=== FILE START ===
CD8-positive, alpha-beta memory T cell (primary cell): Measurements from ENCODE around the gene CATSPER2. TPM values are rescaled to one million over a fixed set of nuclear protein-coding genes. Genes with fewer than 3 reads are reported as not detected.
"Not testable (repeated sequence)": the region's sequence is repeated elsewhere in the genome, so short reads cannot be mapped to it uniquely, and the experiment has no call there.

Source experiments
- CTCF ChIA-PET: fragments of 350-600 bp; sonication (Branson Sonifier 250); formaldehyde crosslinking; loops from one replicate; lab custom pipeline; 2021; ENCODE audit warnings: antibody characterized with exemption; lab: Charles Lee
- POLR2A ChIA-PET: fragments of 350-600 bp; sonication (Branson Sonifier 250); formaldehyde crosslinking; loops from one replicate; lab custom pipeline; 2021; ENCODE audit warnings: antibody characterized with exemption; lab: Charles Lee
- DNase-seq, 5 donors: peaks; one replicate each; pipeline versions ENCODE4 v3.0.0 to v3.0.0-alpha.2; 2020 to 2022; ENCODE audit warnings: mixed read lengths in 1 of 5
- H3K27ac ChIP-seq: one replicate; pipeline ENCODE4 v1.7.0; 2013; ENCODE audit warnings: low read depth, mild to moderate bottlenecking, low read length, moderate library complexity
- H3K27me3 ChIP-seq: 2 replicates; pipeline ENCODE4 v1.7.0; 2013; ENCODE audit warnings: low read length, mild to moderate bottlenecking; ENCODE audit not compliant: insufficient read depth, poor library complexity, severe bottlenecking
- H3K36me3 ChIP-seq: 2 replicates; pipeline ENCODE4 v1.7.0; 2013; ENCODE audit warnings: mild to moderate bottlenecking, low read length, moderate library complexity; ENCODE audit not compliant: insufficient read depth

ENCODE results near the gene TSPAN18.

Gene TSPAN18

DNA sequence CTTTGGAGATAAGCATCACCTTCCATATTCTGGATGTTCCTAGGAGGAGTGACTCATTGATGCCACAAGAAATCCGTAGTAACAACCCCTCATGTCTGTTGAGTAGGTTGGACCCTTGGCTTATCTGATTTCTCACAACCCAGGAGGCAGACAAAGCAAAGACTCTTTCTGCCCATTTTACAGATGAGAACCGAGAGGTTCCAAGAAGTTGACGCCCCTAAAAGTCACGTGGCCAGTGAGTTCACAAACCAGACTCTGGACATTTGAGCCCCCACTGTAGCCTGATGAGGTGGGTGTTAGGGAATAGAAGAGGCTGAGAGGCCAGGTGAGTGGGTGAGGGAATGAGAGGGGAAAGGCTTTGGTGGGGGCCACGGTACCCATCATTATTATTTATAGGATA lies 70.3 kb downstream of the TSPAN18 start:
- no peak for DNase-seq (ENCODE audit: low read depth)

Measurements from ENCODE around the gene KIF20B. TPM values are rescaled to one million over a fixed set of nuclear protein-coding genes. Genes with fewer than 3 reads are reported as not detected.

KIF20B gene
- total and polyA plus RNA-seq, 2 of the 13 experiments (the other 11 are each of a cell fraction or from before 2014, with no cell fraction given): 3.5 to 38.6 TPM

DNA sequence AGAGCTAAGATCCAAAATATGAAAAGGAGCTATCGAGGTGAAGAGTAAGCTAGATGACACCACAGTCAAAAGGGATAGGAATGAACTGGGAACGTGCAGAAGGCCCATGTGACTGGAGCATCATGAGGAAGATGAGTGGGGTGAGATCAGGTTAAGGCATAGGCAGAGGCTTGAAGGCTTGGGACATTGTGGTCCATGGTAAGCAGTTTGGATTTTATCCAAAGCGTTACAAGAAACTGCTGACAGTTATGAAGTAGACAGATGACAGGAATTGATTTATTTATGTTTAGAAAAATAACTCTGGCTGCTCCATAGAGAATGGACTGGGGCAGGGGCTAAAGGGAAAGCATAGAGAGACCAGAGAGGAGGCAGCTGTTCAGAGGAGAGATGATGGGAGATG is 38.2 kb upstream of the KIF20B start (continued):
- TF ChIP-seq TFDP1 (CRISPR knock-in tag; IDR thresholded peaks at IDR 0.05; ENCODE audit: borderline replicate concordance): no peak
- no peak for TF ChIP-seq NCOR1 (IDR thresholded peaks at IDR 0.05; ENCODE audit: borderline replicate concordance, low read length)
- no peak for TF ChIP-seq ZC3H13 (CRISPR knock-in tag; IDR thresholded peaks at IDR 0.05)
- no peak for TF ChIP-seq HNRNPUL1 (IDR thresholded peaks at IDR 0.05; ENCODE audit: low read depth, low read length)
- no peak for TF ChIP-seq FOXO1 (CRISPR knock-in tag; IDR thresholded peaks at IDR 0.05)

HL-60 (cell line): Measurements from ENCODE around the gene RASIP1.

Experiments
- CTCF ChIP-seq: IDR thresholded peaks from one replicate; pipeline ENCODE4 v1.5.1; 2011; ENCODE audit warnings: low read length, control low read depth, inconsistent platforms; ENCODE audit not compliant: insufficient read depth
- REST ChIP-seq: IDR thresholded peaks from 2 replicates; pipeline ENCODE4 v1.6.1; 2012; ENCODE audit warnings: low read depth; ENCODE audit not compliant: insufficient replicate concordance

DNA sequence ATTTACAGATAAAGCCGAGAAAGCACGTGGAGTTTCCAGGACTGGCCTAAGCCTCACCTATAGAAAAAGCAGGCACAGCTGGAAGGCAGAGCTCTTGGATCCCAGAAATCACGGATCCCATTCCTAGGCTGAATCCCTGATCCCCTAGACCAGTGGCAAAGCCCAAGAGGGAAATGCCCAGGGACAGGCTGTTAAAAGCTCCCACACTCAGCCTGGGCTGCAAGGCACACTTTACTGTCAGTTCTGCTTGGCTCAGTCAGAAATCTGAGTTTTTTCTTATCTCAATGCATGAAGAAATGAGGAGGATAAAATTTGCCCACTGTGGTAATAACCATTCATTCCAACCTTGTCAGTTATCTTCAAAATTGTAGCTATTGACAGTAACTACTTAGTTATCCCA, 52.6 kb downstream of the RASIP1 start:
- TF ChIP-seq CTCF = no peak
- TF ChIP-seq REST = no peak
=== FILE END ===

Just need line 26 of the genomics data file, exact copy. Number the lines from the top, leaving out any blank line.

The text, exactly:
- REST ChIP-seq: IDR thresholded peaks from 2 replicates; pipeline ENCODE4 v1.6.1; 2012; ENCODE audit warnings: low read depth; ENCODE audit not compliant: insufficient replicate concordance